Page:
The Ultimate Guide to Landlord TaxesBack
Owning a property and renting it out for a living can be a difficult business to get right. You need to balance your tenants' happiness with profit - and now HMRC are changing landlord tax laws. Keeping up with these new changes could be the difference between just staying afloat or thriving.
Here is The Financial Management Centre’s ultimate guide to the new landlord taxes.
Please note, the following tax rates apply to landlords in England and Wales, as rates may differ in Scotland.
Landlord taxes – Stamp Duty Land Tax
In addition to the usual stamp duty applied when you purchase a property, landlords and second home owners are also required to pay an extra 3% "landlord tax" upfront.
The way stamp duty is calculated depends on the value of the property you’re buying. The current rates are as follows:
Buy-to-let and second home Stamp Duty tax bands
Buy-to-let/second home rate (1st April 2016)
Up to £125,000
£125,001 - £250,000
£250,001 - £925,000
£925,001 - £1.5m
Say you bought a buy to let property for £350,000. You would pay stamp duty at 3% on the first £125,000 of the cost, 5% on the £125,001 to £250,000, then 8% on the remainder of the cost over £250,001.
So how would this calculation look?
£125,000 x 0.03 = £3,750
£250,000 - £125,000 x 0.05 = £6,250
£100,000 x 0.08 = £8,000
Total = £18,000 stamp duty payable.
Landlord taxes – Income tax
You will need to pay income tax on any rental income you make from all properties you own.
Once you start letting a property, you’ll need to inform HM Revenue and Customs. If you don’t pay the income tax you owe, you could be charged hefty penalty fees, so it is always wise to contact HMRC as soon as possible.
The amount of income tax you pay will depend on your total taxable income. As a basic-rate taxpayer then you will pay 20% whereas a higher-rate taxpayer would pay 40% and an additional-rate taxpayer would pay 45%.
Landlord taxes – Allowable expenses
In some cases, you may be able to offset any costs that are deemed to be essential to your duties as a landlord against your rental income to reduce your income tax bill.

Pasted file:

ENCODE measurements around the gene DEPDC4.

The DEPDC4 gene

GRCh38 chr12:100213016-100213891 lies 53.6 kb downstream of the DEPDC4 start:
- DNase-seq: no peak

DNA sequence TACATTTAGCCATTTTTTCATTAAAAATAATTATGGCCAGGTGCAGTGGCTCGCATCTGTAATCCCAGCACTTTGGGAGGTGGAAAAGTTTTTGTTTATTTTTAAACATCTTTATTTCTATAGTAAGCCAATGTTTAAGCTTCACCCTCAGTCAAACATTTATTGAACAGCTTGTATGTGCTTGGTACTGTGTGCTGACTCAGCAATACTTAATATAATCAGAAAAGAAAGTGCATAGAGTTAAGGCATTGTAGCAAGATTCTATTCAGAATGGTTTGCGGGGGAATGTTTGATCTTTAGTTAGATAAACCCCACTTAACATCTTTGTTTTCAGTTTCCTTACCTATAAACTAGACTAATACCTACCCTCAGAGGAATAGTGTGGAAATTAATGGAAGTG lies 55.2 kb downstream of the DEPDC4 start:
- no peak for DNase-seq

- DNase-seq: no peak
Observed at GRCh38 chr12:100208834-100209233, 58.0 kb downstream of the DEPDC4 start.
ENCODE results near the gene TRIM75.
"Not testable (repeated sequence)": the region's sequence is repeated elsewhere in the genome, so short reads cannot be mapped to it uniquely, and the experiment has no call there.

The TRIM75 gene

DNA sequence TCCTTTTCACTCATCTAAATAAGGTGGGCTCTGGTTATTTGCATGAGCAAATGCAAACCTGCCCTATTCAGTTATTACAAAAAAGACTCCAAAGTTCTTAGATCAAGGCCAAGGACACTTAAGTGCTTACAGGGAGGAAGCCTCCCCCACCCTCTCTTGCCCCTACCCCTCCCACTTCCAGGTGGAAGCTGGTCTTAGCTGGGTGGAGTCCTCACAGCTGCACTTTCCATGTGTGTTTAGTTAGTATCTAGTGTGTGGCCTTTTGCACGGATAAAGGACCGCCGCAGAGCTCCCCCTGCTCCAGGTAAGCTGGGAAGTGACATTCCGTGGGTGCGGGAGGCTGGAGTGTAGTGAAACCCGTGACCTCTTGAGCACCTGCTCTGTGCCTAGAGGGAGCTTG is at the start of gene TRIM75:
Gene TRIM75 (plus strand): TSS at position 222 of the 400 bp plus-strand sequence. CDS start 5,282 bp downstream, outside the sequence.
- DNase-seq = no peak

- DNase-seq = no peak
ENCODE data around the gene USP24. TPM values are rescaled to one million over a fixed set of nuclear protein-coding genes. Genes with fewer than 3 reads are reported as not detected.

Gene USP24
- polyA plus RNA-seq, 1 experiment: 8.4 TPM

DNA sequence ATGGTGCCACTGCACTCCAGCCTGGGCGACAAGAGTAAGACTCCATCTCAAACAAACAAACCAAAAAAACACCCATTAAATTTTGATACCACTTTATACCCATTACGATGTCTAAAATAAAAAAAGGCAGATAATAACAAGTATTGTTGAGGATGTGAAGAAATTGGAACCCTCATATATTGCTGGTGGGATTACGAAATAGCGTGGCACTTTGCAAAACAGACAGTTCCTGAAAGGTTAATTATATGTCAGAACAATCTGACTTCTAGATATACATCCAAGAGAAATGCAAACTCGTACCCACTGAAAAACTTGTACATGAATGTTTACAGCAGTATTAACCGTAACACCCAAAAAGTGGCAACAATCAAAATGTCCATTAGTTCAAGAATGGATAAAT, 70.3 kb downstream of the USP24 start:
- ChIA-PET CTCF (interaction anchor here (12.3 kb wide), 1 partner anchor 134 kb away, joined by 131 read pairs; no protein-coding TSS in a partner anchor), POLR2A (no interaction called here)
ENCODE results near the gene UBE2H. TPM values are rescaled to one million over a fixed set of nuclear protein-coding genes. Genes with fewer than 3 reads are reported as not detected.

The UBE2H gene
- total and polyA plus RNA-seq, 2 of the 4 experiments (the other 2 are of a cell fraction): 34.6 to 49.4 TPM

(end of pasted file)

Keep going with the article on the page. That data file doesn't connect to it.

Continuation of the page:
These allowable expenses are things you need to spend money on as part of the day-to-day running of your property,,such as:
- Rent, ground rent and service charges;
- Council tax bills;
- Utility bills;
- Letting agents’ fees;
- Accountants’ fees ;
- Buildings and contents insurance;
- Interest on any property loans you may have taken out;
- Money spent on maintenance and repairs (but not home improvements)
- Any services you pay for, such as cleaning and gardening
- Any other direct costs incurred, such as phone calls, advertising or stationery
Whilst you cannot claim back on the total cost of the mortgage for your rental property, you can save money when it comes to the interest on your repayments.
Before April 2016, you would have been able to deduct 100% of your mortgage interest from your profits to reduce your tax bill, however the rates have since changed. Here is how much mortgage interest you can deduct now:
Mortgage interest deductible under the old scheme
Mortgage interest you must pay to gain the 20% tax credit
If you let out a furnished property, you can also claim 10% of the net rent as part of the ‘wear and tear allowance’.
Landlord taxes – Capital gains tax
When you come to sell your rental property, you will be liable to pay Capital Gains Tax (CGT) if the property has increased in value under your ownership.
The calculation is reasonably simple; you’ll just need to deduct the price you bought the property for from the total amount you’re selling it for. You can also deduct a number of costs such as agents’ and solicitors’ fees and any renovations costs to reduce the CGT you pay.
You can work out the amount of CGT you’ll need to pay by using an online calculator.
We can help
Whether you are looking to start out as a landlord, or you’re a well-established owner, let us keep your books balanced.
All of these changing tax laws make it easy to get muddled up on your returns, meaning you might be overpaying HMRC – or even worse, underpaying them.
Call our team today on 0800 470 4820 OR 0333 202 7198